Band-aid Politics: Why Sonia Gandhi may not be able to revive the Congress anymore

Sandip Ghose
Sandip GhoseAug 13, 2019 | 13:51

Band-aid Politics: Why Sonia Gandhi may not be able to revive the Congress anymore

Sometimes, the lack of surprise is a surprise. Like it was in the case of Sonia Gandhi's re-election as Congress president, albeit interim, after much protestation by Rahul Gandhi that the next Congress chief will not be from the Congress family.

Weathering the storm? Can Sonia Gandhi steer the Congress to calmer tides? (Photo: Reuters)

This was far from astonishing. Except, perhaps, for Rahul Gandhi sticking to his declaration of not taking back his resignation. But if his associates and advisers thought that it could be portrayed as a great act of 'sacrifice' — a la Sonia Gandhi refusing prime ministership in 2009 — then it was a damp squib.


Similarly, the other version in circulation — that of Sonia Gandhi accepting the post of interim president reluctantly and almost under duress failed to cut ice.

If youngsters like Sachin Pilot, Jyotiraditya Scindia and Mukul Wasnik harboured dreams of being anointed Rahul's successor, they were being led up the illusory garden path of 24, Akbar Road by some wily elders in the party.

While many theories may be in circulation about the old guard versus new or Team Rahul vs Sonia loyalists — under the present construct of the party there was no way to either dislodge the Gandhis or weaken their hold. The only alternative could have been installing a proxy or puppet to keep the seat warm for a Gandhi or Gandhi-Vadra to move in when the stars were propitious again.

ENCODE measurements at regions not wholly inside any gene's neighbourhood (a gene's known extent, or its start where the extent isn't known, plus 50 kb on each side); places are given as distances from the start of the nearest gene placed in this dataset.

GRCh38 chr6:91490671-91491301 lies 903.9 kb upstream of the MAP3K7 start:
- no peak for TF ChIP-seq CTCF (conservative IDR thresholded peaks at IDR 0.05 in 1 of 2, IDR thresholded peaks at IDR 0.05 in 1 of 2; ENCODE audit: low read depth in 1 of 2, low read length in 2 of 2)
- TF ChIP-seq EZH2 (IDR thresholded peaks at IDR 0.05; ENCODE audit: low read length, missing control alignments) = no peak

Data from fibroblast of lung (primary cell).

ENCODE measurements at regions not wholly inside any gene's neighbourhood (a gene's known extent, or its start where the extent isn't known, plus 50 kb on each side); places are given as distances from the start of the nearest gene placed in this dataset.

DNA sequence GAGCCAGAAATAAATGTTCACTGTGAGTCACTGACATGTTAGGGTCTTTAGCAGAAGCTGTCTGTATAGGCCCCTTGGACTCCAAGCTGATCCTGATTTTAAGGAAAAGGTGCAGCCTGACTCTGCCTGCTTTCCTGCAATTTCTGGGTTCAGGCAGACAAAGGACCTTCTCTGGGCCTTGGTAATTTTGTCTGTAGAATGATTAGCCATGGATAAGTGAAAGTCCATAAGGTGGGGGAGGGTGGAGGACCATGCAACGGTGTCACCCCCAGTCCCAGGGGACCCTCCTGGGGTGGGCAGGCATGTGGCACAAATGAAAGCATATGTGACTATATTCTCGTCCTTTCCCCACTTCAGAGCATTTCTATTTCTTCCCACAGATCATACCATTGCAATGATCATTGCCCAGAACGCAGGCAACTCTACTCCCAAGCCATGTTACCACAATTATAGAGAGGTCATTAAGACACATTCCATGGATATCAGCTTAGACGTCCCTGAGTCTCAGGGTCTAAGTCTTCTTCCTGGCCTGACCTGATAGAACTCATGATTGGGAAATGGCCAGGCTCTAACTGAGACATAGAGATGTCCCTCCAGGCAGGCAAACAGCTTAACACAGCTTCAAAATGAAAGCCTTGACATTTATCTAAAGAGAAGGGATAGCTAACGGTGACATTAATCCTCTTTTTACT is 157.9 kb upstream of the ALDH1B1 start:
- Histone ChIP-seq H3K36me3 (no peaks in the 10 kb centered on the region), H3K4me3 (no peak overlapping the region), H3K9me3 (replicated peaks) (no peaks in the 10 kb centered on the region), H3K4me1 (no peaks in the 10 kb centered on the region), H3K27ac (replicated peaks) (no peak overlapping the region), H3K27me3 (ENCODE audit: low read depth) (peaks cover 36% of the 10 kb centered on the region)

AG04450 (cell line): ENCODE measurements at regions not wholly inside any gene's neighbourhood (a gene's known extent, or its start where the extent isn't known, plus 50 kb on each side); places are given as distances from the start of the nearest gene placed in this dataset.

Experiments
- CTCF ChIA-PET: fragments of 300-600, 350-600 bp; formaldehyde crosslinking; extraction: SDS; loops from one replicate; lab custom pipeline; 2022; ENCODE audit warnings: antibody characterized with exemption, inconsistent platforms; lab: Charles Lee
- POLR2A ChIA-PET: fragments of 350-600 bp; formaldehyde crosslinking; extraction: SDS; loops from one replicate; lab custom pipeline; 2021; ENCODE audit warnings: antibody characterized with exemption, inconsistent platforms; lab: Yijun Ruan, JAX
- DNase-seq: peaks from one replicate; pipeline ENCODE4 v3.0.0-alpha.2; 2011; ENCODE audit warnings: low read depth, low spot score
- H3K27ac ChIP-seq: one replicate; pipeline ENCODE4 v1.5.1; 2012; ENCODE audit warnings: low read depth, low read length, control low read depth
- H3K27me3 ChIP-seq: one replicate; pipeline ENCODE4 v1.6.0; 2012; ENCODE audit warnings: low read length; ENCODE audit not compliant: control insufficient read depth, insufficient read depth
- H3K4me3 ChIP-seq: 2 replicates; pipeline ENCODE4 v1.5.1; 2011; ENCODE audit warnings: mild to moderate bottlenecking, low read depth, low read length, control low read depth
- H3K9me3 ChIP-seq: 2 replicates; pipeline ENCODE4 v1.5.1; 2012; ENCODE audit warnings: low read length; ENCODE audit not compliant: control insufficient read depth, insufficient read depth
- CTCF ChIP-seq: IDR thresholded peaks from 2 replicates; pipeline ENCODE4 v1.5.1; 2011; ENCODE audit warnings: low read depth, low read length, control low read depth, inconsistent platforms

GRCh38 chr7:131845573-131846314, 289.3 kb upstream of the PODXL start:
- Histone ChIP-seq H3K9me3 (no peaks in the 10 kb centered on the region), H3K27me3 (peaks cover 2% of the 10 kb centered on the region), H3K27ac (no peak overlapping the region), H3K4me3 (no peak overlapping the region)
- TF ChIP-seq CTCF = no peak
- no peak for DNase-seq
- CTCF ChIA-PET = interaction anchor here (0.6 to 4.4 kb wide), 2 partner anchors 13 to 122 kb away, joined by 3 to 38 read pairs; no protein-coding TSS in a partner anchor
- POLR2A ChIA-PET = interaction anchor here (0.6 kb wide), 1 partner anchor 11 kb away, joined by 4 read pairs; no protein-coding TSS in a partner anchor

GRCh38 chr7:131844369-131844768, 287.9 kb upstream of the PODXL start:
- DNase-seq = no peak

However, as it turned out, it was difficult to even come to a consensus regarding a 'place holder' without risking a revolt. It is entirely possible that the drama was choreographed to achieve the same outcome yet, the family had to go through the motions. That was good for optics as otherwise, there could be criticism of not giving the Congress Working Committee (CWC) have a go at selection.


All a show? The CWC decision-making process has been critiqued. (Photo: ANI)

Be that as it may, the problem lies much deeper and Sonia Gandhi's coterie may have at best succeeded in applying a band-aid over a gashing wound.

That there is no ready alternative leadership in the lower rungs of the party is no state secret. That has been the dynasty's modus operandi since Indira Gandhi's time. It has systematically decimated all leaders with a mass base and surrounded themselves by courtiers with no grassroots support.

However, what the family did not bargain for is a disruption in the succession plan. Sonia Gandhi gave her son enough and more time for getting ready to take on the mantle. After a few false starts and nervous retreats, Rahul Gandhi did give the impression of having finally arrived. But it took a second TsuNamo to bring him crashing down to the Town Hall in Khan Market on May 23.

Rahul Gandhi was undone politically in the TsuNamo that struck on May 23. (Photo: ANI)

The Congress is, therefore, faced with a twin crisis of leadership. There is no apparent heir within the family. As some commentators have pointed out, Sonia Gandhi of 2019 is not the Sonia of 2009. Apart from her health, she is no longer as hands-on or actively connected to different arms and legs of the party, especially in the states. Therefore, she would be heavily dependent on aides like Ahmed Patel and Ghulam Nabi Azad.